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RIAdventure 2009 has been over for a few weeks now and I'm missing the sun and relaxation already. It was great to get away from the office and shut off the phone and laptops for a full five days. I enjoyed hanging out with those that came along and I want to give HUGE props to Joshua Cyr for arranging the trip. He was like a travel guide making sure everyone knew what was going on, where we were supposed to meet to not miss the shuttle ride to the ship and as always was a joy to hang out with. I'm definitely looking forward to the possibility of a second RIAdventure in 2010 but in the meantime I have some photos to help make the weight a little more bearable.

For those curious what RIAdventure was all about you can view all the Flickr group photos here. I've also posted my photos to Flickr as well as three videos (of a super awesome Segway tour!) in my RIAdventure Cruise 2009 set.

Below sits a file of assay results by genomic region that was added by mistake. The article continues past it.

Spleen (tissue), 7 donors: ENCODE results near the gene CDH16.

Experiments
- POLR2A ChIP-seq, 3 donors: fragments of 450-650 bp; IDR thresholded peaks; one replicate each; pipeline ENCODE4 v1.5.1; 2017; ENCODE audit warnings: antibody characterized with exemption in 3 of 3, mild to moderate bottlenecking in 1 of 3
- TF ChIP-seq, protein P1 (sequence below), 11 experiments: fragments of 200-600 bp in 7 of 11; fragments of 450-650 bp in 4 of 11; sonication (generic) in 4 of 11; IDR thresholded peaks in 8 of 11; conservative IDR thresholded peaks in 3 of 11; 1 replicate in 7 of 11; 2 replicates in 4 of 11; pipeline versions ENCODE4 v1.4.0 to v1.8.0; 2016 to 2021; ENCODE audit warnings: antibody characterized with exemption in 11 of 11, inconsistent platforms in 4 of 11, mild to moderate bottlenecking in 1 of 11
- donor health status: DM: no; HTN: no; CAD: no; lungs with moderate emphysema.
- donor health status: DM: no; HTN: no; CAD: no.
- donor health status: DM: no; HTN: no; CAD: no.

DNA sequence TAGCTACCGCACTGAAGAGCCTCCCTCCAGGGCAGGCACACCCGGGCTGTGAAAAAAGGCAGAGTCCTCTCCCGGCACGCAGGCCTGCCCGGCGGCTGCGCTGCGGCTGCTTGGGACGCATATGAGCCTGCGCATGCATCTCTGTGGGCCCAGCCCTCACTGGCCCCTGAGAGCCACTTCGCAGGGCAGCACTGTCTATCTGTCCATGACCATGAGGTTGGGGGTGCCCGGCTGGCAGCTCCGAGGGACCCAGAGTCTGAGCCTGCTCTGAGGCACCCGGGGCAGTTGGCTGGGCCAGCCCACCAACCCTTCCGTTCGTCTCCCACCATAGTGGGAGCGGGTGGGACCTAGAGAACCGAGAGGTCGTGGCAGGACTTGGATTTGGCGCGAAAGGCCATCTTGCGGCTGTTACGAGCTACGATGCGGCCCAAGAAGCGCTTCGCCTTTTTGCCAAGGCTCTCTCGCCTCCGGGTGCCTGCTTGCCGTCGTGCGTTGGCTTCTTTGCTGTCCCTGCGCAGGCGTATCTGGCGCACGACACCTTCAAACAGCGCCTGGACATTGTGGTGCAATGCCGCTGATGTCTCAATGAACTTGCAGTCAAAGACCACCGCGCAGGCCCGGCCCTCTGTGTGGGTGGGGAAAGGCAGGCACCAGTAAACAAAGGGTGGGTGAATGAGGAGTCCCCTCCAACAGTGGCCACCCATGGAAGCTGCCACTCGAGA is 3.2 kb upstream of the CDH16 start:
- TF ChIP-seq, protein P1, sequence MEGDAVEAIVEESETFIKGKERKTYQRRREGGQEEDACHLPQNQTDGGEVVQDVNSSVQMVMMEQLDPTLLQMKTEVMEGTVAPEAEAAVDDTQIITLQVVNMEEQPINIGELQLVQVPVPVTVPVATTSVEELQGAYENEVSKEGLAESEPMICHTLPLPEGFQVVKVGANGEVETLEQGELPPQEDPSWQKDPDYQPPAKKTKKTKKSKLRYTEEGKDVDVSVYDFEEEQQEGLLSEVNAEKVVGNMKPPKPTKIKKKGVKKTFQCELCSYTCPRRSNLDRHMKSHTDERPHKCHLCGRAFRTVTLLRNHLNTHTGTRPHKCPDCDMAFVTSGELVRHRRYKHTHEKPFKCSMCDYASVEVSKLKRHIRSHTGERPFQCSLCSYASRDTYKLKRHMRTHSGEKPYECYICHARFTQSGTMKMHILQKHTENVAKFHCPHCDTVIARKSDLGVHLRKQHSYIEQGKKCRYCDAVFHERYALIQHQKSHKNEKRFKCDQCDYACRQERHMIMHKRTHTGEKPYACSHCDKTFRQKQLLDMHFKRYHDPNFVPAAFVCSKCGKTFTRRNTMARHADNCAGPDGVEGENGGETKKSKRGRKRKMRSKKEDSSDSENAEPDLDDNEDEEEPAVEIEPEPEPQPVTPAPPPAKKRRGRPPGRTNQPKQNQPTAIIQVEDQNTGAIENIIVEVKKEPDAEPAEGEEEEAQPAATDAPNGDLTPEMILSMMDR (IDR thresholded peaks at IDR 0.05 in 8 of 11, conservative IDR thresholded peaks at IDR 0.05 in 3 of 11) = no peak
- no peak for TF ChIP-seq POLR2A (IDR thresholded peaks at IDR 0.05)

Here's a slideshow for those that don't want to manually click through photos on Flickr.


Here's a really useful trick I just learned from the latest episode of TWiT. Load Google's search page in your browser (or if you're a keyboard jockey like me, use LaunchBar to conduct the search) and type "current time." You'll be presented with information similar to the following screenshot though targeted to where you are. In all of Google's limitless knowledge they're able to tell you the current time (localized) as well the time in major metropolitan areas near you. Awesomeness.